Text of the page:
I was looking forward to the ferry ride, especially once I realized that a) it was free and b) the Battery Marine Terminal was that building that marks 10 miles when I run over my bridge, across Midtown Manhattan, and all the way down the West Side rec path. I was also curious to see what kind of PR I could pop, since my current 10k PR is from 2006, and even though I am a much stronger runner now, my big training plans for August and September basically went to shit. But first, we had to out endure the srong, cold winds that were coming right at us from the harbor once we landed on Governors Island. Those 45 minutes of waiting brought back bad memories of sitting in Fort Wadsworth Park, freezing my ass off before the NYC Marathon.
Finally our small group of intrepid runners were all mucked behind the starting line, counting down the last ten seconds together as if we were watching the ball drop in Times Square. For the first two miles, I wasn’t racing, I was running for warmth and circulation. I ran with a lovely girl named Carolyn, who attends nursing school at NYU and is new to the city from Baltimore (we’d both run the Baltimore Half-Marathon last year). But then, somewhere nearing the end of Mile 4, I realized my splits were about 15 seconds slower than I wanted. I picked it up and when she couldn’t respond, I had to drop her. Sorry Carolyn, you were nice company while you lasted. Mile 1 — 8:13 / Mile 2 — 8:21/ Mile 3 — 8:25 / Mile 4 — 8:28.
The course itself was very well-marked despite its 15 turns. Each loop had a color, and there were color-coded signs with big arrows pointing us which way to go, in addition to the volunteers stationed at every turn, directing and encouraging us. I thought three loops of the island was going to be mental torture, but in fact it was interesting since each loop was slightly different than the one before. Whenever we hit the west side of the island, I tried to run faster just to get out of the cold headwind as soon as possible. The internal streets of the island that I saw were quite lovely; the historic buildings seem mostly well maintained (except for a few with burnt out windows, um). Plus, the views of the statue of Liberty and the Financial District were unparalleled.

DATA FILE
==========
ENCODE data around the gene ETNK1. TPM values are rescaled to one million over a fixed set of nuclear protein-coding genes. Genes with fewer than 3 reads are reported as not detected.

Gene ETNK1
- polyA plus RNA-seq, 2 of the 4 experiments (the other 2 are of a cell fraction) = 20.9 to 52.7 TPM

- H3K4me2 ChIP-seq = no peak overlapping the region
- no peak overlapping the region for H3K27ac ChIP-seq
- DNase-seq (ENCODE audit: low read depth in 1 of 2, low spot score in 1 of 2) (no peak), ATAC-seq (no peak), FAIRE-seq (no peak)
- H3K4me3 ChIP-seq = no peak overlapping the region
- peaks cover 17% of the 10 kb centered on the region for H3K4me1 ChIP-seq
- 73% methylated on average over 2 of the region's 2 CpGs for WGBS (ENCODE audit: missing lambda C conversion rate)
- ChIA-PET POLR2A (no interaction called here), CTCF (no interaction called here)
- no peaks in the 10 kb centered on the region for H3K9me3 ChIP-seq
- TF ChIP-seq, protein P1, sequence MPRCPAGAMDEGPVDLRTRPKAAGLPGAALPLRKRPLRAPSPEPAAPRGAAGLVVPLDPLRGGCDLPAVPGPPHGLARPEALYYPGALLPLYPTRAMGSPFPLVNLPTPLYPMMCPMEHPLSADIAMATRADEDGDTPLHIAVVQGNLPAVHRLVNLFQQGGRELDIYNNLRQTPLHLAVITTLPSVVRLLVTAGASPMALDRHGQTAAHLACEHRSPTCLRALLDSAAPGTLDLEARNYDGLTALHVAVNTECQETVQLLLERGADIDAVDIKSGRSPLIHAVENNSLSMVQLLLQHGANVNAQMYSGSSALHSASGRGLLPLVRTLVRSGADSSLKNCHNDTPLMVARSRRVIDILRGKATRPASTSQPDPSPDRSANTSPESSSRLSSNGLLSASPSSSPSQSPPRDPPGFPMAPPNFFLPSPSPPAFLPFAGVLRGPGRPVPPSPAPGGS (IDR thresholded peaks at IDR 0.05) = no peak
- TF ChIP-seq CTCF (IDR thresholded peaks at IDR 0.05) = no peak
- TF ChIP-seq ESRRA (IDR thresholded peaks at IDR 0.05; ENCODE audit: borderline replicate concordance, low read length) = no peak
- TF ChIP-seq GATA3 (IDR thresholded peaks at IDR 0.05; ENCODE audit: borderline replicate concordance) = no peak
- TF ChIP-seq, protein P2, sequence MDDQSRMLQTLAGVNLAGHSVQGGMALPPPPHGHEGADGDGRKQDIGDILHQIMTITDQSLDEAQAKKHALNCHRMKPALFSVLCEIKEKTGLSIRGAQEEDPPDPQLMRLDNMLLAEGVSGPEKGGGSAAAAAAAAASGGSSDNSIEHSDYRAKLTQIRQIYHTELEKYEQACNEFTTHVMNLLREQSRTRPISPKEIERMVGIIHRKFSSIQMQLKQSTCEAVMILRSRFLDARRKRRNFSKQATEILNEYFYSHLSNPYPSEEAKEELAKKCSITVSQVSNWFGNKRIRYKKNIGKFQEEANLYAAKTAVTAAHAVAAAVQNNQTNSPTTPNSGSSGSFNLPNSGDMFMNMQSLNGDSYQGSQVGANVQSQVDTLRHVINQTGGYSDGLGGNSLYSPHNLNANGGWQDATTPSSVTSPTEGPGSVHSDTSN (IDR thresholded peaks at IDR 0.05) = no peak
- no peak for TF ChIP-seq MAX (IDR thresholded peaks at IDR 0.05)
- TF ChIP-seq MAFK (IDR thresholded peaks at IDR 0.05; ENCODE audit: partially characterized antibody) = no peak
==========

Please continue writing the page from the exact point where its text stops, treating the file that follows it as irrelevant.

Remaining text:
As I started off Mile 5, I was ready to really amp it up, especially since Mile 5 includes the only downhill of the race. I had been deliberately not looking at Little G except to check when he beeped my mile splits at me, so I was unaware the amount of speed I’d picked up in Mile 5 until it was too late–when I saw I’d just run a 7:49 mile, I wasn’t going to back off for the last 1.2 miles of the race. I’d have to continue to push and see how much faster I could go. I passed a few other runners, mostly chicks, a dude or two. But right at the last quarter mile, these two lumbering guys I’d passed about a mile earlier came from behind, panting and grunting, stomping and spitting, and passed me. I was pissed, but my body had no answer by that point. My legs felt heavy and I just was hanging on until the finish line. I gave a final push, a little sprint, and it was over. Mile 6 — 7:34 / Mile 0.23 — 1:42 (7:18 pace). Watch time 50:34; pace 8:06. The race organizers still haven’t posted the final times, but I’ll circle back for you all. I know I didn’t place in my age group but I am interested to see how I did overall. Before I’d even crossed the finish line, I knew that (for the second time in a week) if I’d had more consistent training (including long training runs) this Fall, I’d have really burned the course up. Well: now I’ve got my benchmarks for the 5k and 10k. There is work that remains to be done.
I headed back to the ferry as quickly as I could (it was a 20 minute walk) because my body grew chilly as soon as I stopped running. Bumped into LA on the line, and we had a nice chat catching up, and comparing race notes. I’d forgotten on the ride out to take a photo of the ferry ride, so I made up for it on the way back with this 2-minute video of our ride. I warn you now it’s painfully boring, but around three-quarters into it the wind pushes me around and the camera swoops and the resulting image may make you laugh.